Spacecraft touching down on asteroid.

This artist's concept shows OSIRIS-REx contacting asteroid Bennu with its sample return instrument. Image Credit: NASA's Goddard Space Flight Center

NASA’s OSIRIS-REx, currently orbiting asteroid 101955 Bennu, will be the first U.S. mission to bring an asteroid sample to Earth.

  • OSIRIS-REx will spend two years mapping Bennu, a potentially hazardous asteroid that could one day threaten Earth.
  • The maps will be used to select the site where the spacecraft will use its robotic arm to collect regolith, or loose dust and broken rocks from the surface of the asteroid. The sample will weigh at least 2.1 ounces (59.5 grams)
  • The sample will be stored on the spacecraft and returned to Earth in September 2023.
Launch Date Sept. 8, 2016 | 23:05 UT
Launch Site Cape Canaveral, Florida, USA
Launch Vehicle United Launch Alliance Atlas V 411 (no. AV-067)
Destination Asteroids, 101955 Bennu
Type Orbiter, Sample Return
Status In Progress
Agency NASA
Alternate Names Origins Spectral Interpretation Resource Identification Security-Regolith Explorer (OSIRIS-REx), 41757, 2016-055A

Firsts

OSIRIS-REx will be the first U.S. mission to collect samples from an asteroid and bring them to Earth.

Key Dates

Sept. 8, 2016 | 23:05 UT: Launch

Sept. 22, 2017 at 16:52 UT: Earth Flyby

Dec. 3, 2018: Asteroid Bennu Arrival

Sept. 24, 2023: Sample Return to Earth

In Depth

Objective(s): asteroid sample return

Spacecraft Mass: 4,652 pounds (2,110 kilograms)

Mission Design and Management: NASA GSFC / University of Arizona

Scientific Instruments:

  1. Camera Suite (PolyCam, MapCam, SamCam) (OCAMS OSIRIS-REx)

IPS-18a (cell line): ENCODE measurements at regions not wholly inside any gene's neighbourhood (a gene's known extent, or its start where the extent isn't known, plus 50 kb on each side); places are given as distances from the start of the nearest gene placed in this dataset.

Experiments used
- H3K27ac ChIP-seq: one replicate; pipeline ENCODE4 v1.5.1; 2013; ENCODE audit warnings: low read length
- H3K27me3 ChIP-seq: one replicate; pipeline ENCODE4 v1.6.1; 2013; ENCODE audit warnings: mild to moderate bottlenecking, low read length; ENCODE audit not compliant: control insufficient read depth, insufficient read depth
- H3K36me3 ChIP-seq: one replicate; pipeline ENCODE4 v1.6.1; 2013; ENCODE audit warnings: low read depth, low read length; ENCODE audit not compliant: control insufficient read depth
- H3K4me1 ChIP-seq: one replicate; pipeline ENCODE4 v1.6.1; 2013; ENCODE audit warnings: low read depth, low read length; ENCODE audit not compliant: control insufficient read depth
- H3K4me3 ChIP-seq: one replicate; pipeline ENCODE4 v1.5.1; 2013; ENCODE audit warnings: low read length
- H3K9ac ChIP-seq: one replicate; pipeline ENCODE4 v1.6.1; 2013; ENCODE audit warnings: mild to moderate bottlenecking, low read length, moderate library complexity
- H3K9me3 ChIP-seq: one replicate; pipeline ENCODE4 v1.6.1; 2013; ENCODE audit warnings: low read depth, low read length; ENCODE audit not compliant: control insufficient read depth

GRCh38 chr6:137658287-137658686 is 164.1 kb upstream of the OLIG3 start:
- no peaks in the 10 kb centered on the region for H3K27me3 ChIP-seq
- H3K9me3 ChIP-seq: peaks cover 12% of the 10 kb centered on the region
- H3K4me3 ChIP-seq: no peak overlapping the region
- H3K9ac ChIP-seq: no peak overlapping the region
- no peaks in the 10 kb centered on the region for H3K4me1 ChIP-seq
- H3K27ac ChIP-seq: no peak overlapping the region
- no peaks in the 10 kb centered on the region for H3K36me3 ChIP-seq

2. Laser Altimeter (OLA OSIRIS-REx)

  3. Visible and IR Spectrometer (OVIRS OSIRIS-REx)

  4. Thermal Emission Spectrometer (OTES OSIRIS-REx)

  5. Regolith X-Ray Imaging Spectrometer (REXIS OSIRIS-REx)

  6. Touch-And-Go Sample Acquisition Mechanism (TAGSAM)

spacecraft and technicians in clean room
Inside the Payload Hazardous Servicing Facility at NASA’s Kennedy Space Center in Florida, OSIRIS-REx is prepared for encapsulation in its payload fairing.

OSIRIS-REx is the third major planetary science mission for NASA’s New Frontiers Program (after New Horizons launched in 2006 and Juno launched in 2011). OSIRIS-REx is an acronym for “Origins, Spectral Interpretation, Resource Identification, and Security-Regolith Explorer.” The goal of the mission is to collect a sample weighing 2.1 ounces (59.5 grams) from near-Earth asteroid 101955 Bennu (formerly known as 1999 RQ36) and then to bring the sample to Earth.

The mission, developed by scientists at the University of Arizona, will give scientists more information about how the early solar system formed and about how life began. It will also help us better understand asteroids that could impact Earth in the future.

About 55 minutes after launch on Sept. 8, 2016, and after a boost by the Centaur upper stage, OSIRIS REx separated from its Atlas V rocket and deployed its solar arrays. At 17:30 UT on September 9, the spacecraft crossed the orbital path of the moon at a range of 240,161 miles (386,500 kilometers). Three days later, it was in orbit around the sun. Beginning September 19, the mission team activated all of its scientific instruments.

The spacecraft’s larger Trajectory Correction Maneuver (TCM) thrusters were fired (for 12 seconds) for the first time on October 7 for a mid-course correction. The spacecraft also carries three other sets of thrusters—the Attitude Control System (ACS), a Main Engine (ME), and Low Thrust Reaction Engine Assembly (LTR) thrusters -- thus providing significant redundancy for maneuvers.